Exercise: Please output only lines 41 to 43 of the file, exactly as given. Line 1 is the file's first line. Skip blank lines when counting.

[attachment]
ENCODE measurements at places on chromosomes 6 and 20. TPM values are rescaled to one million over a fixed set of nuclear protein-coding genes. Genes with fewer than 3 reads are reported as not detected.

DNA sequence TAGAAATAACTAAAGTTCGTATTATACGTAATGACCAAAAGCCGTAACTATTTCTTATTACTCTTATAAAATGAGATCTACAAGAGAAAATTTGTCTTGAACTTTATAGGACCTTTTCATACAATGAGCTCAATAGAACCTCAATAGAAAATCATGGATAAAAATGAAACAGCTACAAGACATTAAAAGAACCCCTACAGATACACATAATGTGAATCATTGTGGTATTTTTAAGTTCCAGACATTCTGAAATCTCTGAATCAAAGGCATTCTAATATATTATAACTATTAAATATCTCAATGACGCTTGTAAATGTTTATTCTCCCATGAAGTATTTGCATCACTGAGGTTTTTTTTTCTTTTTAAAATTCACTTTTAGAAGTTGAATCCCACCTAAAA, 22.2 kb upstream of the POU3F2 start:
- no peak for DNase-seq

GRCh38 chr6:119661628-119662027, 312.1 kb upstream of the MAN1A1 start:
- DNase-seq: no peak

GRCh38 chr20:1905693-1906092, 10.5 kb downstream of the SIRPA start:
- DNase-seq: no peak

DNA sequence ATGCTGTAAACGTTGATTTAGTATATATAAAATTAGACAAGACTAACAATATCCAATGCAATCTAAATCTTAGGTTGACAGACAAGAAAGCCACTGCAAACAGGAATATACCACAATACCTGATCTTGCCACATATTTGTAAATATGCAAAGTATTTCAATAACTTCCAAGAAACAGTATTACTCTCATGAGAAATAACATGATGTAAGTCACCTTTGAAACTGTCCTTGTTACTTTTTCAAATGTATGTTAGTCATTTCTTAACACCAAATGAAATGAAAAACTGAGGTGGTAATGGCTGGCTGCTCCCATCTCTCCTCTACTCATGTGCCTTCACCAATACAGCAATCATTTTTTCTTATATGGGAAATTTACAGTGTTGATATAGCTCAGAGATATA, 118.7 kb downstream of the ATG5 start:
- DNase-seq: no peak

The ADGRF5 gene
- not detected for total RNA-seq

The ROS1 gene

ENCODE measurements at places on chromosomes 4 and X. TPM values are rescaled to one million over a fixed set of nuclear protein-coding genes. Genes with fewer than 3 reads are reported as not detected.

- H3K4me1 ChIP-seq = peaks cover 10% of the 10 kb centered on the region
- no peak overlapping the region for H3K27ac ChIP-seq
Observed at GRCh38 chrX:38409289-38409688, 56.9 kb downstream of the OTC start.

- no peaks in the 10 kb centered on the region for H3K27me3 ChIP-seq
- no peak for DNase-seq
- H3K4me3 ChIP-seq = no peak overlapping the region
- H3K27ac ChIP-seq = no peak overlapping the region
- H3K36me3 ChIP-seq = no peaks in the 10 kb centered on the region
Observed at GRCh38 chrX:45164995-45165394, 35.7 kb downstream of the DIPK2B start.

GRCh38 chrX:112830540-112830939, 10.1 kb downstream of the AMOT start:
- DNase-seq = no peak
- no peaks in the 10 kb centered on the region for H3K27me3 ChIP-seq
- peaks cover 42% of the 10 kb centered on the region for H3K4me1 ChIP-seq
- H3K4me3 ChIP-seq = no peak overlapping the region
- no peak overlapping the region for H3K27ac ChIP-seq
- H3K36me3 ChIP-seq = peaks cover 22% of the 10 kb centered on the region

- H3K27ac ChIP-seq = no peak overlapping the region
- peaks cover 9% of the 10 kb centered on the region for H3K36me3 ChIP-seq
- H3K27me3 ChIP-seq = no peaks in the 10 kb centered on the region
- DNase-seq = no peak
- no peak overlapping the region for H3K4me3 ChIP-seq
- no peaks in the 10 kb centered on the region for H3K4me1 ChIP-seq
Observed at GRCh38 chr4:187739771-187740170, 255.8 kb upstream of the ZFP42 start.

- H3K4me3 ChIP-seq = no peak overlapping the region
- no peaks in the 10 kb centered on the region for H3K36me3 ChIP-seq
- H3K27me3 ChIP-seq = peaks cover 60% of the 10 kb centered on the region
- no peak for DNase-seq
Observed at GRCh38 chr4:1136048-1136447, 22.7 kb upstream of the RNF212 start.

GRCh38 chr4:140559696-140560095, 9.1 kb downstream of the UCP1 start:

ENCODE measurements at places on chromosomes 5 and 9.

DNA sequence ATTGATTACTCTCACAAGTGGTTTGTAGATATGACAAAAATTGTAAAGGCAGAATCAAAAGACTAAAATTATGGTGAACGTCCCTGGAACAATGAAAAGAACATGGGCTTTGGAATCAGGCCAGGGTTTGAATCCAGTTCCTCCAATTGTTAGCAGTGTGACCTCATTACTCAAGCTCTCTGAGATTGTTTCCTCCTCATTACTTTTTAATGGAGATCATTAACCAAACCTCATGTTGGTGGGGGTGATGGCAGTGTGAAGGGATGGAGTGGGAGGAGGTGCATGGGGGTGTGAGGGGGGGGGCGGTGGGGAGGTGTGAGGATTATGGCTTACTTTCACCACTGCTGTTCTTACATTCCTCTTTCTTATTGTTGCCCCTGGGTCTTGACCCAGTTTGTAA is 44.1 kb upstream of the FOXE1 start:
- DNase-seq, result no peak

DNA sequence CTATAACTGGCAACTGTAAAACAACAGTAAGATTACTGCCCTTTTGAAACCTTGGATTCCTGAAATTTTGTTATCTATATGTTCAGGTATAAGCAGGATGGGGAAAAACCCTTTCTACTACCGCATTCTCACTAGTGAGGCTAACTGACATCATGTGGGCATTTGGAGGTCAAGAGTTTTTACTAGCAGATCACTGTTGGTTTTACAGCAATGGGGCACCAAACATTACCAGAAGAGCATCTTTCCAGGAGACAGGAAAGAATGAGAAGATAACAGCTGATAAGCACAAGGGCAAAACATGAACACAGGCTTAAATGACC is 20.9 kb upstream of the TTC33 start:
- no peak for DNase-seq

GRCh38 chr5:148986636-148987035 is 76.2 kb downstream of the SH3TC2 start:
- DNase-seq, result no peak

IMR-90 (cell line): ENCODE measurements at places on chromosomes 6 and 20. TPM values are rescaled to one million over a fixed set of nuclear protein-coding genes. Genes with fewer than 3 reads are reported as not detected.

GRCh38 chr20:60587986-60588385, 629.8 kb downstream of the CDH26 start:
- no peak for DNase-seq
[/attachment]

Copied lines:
Observed at GRCh38 chr4:1136048-1136447, 22.7 kb upstream of the RNF212 start.

GRCh38 chr4:140559696-140560095, 9.1 kb downstream of the UCP1 start:

ENCODE measurements at places on chromosomes 5 and 9.